Usually we are able to u-turn in the street leading up to the trailhead parking lot to find parking. Today we are able to park closer to the entrance by parking in the shopping center on the corner. We begin the hike at 9:27 am and Caleb leads with a quick pace. We will slow down and take three breathers on the way up to the 1,592 foot peak – a 1.5 mile hike. Issues of age and weight are brought up, but there are older and heavier people on the trail. It’s just a matter of practice, but no excuse is good enough to keep us from making it to the top in 53 minutes.
We see the sights, read the signs, drink some water, and start on our way down. Some people run into us and others wait for us to notice them and move out of their way. Some parts of the trail are lines of people – like hiking in formation. Note to self: when place is packed during working hours it’s going to be ridiculously full on a holiday. Down the mountain by 11:00 am and then back to the house to change from dusty to sandy clothes. Mom is ready to go back to the beach in the daylight and to see the holiday festivities.
Mom is intrigued by the flowers and our neighbor, Dan, gives her a tour of his yard. I show off the famous Imperial Beach surfboard sidewalk sculptures as we see bikes and balconies in their red, white, and blue attire. We’re expecting live music, food for sale, and face painting. What we get is a bunch of family barbecues, children buried in sand, and people swimming. We talk to a local artist who, with permission from the city, paints murals of mermaids and ponies on buildings and electrical boxes throughout town to help keep gangsters from spraying their signs of possession.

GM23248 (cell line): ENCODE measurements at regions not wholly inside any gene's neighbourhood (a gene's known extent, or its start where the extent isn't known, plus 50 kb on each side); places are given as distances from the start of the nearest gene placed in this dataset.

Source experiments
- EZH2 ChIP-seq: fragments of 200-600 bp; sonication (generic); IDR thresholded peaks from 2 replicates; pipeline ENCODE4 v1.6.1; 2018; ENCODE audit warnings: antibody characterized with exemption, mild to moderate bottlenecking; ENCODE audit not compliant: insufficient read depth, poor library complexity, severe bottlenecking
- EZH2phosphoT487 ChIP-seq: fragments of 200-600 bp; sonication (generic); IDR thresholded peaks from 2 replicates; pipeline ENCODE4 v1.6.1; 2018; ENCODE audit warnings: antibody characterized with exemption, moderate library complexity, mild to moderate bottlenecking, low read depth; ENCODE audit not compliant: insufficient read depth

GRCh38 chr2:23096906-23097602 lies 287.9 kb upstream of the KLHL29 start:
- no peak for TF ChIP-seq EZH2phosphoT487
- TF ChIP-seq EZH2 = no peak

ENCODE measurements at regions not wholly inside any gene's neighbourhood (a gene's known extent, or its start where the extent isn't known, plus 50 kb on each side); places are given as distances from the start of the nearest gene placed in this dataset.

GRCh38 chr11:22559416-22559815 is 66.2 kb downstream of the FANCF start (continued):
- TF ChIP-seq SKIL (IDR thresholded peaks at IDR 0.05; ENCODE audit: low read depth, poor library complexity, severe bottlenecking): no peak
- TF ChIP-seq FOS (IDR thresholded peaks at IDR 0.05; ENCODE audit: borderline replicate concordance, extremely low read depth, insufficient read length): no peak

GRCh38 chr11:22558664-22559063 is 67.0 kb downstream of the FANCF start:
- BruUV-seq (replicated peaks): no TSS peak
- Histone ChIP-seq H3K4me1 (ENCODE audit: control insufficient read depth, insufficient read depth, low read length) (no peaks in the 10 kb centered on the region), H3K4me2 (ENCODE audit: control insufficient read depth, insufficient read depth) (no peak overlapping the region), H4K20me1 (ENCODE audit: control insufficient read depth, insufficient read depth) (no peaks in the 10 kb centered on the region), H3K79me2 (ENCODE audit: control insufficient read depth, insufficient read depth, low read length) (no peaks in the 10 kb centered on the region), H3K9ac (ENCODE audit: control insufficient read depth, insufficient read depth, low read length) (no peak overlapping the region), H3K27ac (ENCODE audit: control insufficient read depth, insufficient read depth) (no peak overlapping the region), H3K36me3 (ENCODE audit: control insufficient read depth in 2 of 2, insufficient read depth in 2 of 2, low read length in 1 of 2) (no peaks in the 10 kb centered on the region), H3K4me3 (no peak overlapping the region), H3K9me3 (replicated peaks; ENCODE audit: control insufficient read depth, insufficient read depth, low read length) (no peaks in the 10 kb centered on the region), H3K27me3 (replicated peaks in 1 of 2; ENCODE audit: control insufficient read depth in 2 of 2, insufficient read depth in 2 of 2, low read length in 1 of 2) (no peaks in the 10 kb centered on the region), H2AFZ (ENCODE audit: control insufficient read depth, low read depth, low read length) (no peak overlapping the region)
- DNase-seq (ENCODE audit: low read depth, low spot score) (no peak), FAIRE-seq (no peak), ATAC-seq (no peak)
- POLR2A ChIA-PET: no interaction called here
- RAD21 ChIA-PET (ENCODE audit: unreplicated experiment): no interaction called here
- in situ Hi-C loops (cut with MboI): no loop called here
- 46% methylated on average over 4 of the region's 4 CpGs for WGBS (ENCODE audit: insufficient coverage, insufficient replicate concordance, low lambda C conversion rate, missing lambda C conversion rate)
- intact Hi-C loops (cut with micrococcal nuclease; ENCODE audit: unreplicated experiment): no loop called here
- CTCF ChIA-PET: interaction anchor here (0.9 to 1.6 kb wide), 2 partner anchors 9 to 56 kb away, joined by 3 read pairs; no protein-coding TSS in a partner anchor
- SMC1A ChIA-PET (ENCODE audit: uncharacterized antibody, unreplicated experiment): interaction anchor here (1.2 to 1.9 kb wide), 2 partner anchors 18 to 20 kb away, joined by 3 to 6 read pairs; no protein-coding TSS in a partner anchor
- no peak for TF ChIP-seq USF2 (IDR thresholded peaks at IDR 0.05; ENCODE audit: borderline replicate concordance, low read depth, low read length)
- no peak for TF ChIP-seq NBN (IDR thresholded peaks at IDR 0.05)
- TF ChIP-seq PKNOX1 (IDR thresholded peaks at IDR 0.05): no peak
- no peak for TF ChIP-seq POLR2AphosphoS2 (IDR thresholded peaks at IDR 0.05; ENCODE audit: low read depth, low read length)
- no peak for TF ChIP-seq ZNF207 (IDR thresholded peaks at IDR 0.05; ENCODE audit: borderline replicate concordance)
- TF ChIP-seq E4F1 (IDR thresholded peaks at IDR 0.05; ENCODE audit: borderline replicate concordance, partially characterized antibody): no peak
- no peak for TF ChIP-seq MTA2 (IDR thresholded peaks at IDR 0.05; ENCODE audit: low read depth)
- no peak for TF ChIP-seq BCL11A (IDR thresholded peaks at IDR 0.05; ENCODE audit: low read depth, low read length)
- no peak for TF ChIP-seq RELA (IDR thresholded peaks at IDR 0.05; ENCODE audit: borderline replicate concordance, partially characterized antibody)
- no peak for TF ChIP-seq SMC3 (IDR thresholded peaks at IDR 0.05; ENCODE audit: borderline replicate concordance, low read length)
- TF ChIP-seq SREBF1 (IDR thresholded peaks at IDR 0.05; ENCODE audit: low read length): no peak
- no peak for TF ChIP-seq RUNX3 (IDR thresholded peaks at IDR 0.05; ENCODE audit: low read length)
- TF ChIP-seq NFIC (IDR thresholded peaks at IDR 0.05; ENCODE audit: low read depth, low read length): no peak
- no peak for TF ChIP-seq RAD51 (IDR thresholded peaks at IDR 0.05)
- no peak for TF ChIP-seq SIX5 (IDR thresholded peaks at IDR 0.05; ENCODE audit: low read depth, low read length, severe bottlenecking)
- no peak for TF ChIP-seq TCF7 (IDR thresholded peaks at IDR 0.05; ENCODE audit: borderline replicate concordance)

Near the water, again, Mom takes off her shoes and does a dance of cold water on feet, and joy, for her first time in the Pacific Ocean. I wish we would’ve had more time, more celebration. Moments like this show me how lucky I am to be taking advantage of the opportunities I’ve been given. We dump the sand out of our shoes and head back to the house. Our next choice is to take a siesta, find out how close we can park to Coronado and walk around there, or drive to Balboa Park to see if they celebrate the Fourth.
Instead Mom gives me a shirt, some plant food, a 2GB memory card – too big for her camera, some pictures from her camera, and poses with my newly made scarf. It is 3:30 pm, drama is calling, and fireworks don’t start until 9:00 pm. They will take Hwy 5 North to 54 East and that will take them to Hwy 8. I gave them our old Tom Tom GPS and said goodbye. I’m dumbfounded and decide to spend the rest of the day with our neighbor. We return to let the dogs out, close windows to reduce noise, and feed them before the show.
There are supposed to be some 500,000 people in the San Diego area sitting on lawns, beaches, roofs, boats, and couches to watch the show. We decide to watch from the street. We are at the neighbor’s house dog sitting their Mastiff, in case he decides to attack the noise, when we start to feel a rumble. I look out the window and five minutes before the show is scheduled to start there is this large burst of white light. I’m excited and sad at the same time as I realize that was the show.
Twenty minutes later the streets are packed with cars. Palm Ave is still full of traffic at 11:00 pm. I guess it’s a good thing my mom and Barry left early. They didn’t want to wait for a 17-30 minute show of fireworks. I can just imagine their disappointment in one lasting mere seconds. I feel bad. It’s one thing not to have fireworks due to wildfires or bald eagles. It’s another to have special pyrotechnics and months of planning go up in one big boom. I’m sure we will still have our freedom next year and San Diego will plan, and practice, and get our tradition back to rave reviews instead of sour moods.